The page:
In 2022, presidential and parliamentary elections are to be held in France. The French presidency of the EU Council, planned for the first half of 2022, will coincide with the election campaigns. It is to be expected that France’s foreign and European policy will play an important role in them. Public opinion is polarised in attitudes to European integration and transatlantic relations as it concerns France’s place in the globalised world.
Although reform of the EU and deepening integration have become some of the most important elements of Macron’s presidency, these aspirations are accompanied by the ambivalent attitudes of the French towards the EU: only 27% of respondents in mid-2020 believed that EU membership brings more benefits than costs; 49% of French respondents have a positive opinion of NATO while 38% have a negative opinion. The reservations about the EU and NATO are related to a feeling that membership in these organisations makes it difficult for France to pursue its own interests.
The Opposition’s Quest for Sovereignty
The attachment to sovereignty, understood as the ability to act independently in foreign policy, is strong in France for historical reasons. The state once played the role of a world power, retaining to this day some of its attributes (permanent seat on the UN Security Council, nuclear weapons, overseas territories, ties with former colonies). Also traditionally strong in France is the will to limit immigration and push for protectionist solutions. Responding to these sentiments, right-wing parties—the Republicans (LR) and National Rally (RN)—and the extreme left—the Communists (PCF) and Unbowed France (LFI)—express scepticism of European integration and transatlantic relations.
An “independent” foreign policy is thought to make it easier for France to develop trade relations with the world. The right-wing and extreme-left opposition often criticise Macron for succumbing to German interests when the EU negotiates trade deals (most recently, the CAI). The LFI and PCF also see EU membership as an obstacle to granting state aid and maintaining state control over infrastructure. The present shape of the EU is also expected to facilitate the relocation of industry and an influx of immigrants.
Sceptical or indifferent attitudes towards NATO connect the opposition, although moderate parties (LR and the Socialist Party, PS) see the need for correct relations with the U.S. Before the 2017 elections, the chair of RN, Marine Le Pen, promised France’s exit from the Alliance’s military structures, justifying it by the independent French nuclear deterrence strategy. According to LFI leader Jean-Luc Mélenchon, NATO is “useless” for France. Mélenchon emphasises that in NATO there are countries with hostile policies towards France (Turkey) and “unreliable partners” (U.S.).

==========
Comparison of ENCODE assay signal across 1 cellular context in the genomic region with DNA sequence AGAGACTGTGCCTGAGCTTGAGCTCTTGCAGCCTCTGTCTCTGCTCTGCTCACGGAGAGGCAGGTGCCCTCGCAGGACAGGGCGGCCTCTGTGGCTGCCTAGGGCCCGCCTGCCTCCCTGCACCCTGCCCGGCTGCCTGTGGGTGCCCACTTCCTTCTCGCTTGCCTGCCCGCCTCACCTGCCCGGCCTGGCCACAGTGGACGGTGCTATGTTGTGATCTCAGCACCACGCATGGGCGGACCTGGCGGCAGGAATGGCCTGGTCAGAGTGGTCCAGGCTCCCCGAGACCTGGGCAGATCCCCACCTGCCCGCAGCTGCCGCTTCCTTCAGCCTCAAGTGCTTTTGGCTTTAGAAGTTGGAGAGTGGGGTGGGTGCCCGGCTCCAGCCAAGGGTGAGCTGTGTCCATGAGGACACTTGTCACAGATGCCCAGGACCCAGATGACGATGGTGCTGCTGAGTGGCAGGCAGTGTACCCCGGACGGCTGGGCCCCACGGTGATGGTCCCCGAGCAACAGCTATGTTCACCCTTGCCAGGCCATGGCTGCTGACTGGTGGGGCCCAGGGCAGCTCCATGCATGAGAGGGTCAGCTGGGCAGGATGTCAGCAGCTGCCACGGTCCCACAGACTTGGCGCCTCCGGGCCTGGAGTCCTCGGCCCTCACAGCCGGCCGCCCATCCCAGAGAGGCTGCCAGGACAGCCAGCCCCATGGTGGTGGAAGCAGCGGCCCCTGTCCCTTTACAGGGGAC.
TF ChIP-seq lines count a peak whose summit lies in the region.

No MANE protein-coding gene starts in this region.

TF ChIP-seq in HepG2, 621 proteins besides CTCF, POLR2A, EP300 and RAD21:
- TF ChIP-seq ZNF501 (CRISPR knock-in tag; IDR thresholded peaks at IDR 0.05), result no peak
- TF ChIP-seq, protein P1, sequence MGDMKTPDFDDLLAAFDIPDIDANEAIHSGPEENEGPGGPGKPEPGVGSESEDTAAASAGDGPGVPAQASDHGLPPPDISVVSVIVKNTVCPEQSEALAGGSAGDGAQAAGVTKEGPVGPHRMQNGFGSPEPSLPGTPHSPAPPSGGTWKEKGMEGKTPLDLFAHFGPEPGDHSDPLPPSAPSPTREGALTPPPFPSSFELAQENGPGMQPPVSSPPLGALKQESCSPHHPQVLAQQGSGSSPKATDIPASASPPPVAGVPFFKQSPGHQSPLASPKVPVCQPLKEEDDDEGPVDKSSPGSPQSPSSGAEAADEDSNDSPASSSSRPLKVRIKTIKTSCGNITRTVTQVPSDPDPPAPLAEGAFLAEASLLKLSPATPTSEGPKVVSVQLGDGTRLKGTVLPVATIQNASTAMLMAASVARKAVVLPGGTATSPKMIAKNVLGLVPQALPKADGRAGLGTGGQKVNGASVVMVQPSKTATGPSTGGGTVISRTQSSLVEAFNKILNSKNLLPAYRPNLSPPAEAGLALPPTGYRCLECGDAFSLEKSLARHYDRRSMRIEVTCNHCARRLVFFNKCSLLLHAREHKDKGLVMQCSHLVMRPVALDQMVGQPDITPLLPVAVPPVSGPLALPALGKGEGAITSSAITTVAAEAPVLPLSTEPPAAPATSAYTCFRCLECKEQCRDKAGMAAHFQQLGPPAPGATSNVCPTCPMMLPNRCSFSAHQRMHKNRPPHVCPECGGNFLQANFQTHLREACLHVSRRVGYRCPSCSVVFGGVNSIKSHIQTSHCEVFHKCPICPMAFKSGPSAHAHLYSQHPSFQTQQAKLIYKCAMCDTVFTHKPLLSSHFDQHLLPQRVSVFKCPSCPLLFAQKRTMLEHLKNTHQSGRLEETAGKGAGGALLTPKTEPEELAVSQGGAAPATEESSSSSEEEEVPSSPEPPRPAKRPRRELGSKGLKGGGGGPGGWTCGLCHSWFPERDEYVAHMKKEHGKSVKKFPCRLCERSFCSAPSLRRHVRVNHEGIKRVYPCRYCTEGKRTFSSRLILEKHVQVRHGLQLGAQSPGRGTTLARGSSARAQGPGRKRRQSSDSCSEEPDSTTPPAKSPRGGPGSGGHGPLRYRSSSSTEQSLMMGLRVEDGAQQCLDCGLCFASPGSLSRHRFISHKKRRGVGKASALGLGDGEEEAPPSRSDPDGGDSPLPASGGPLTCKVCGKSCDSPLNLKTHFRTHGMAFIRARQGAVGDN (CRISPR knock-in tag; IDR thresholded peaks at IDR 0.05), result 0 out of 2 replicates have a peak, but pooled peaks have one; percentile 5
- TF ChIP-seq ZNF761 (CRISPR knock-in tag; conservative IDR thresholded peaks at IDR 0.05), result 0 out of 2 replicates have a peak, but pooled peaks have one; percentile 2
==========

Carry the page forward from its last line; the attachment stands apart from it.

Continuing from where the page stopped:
The opposition accuses Macron of submission to Turkey. The right claims this country is not only expanding its influence in the Mediterranean and Africa but also in France, fuelling Islamist sentiments. The left is concerned that the Turkish government’s policy towards the Turkish diaspora in France poses a threat to the state’s secularism. It is frequently posited that good Franco-Russian relations would be a counterweight to the rivalry with Turkey. From the point of view of the LFI and PCF, Russia also balances the U.S. global military hegemony and supports countries that contest the economic order based on free trade (Venezuela, Cuba). RN and LR politicians believe that France should cooperate with Russia in the fight against terrorism.
Macron’s “French Europe”
Contrary to the sovereignty sentiments among the opposition, Macron presents himself as a guarantor of France’s roots in the structures of the Western world. The weakness of the PS and the Green Party’s (EELV) lack of clear views on foreign policy make Macron the only meaningful pro-European force. The French president also tries to show that he takes into account the sentiments of the dissatisfied and is working for a greater role for France in EU and global politics.
A tool for redefining European security policy is the concept of EU strategic autonomy. France will promotes its understanding of the concept as “Europe as a power” during the upcoming presidency of the Council of the EU. This slogan could also become part of Macron’s election campaign, aiming to convince voters about the growing role of France in the EU.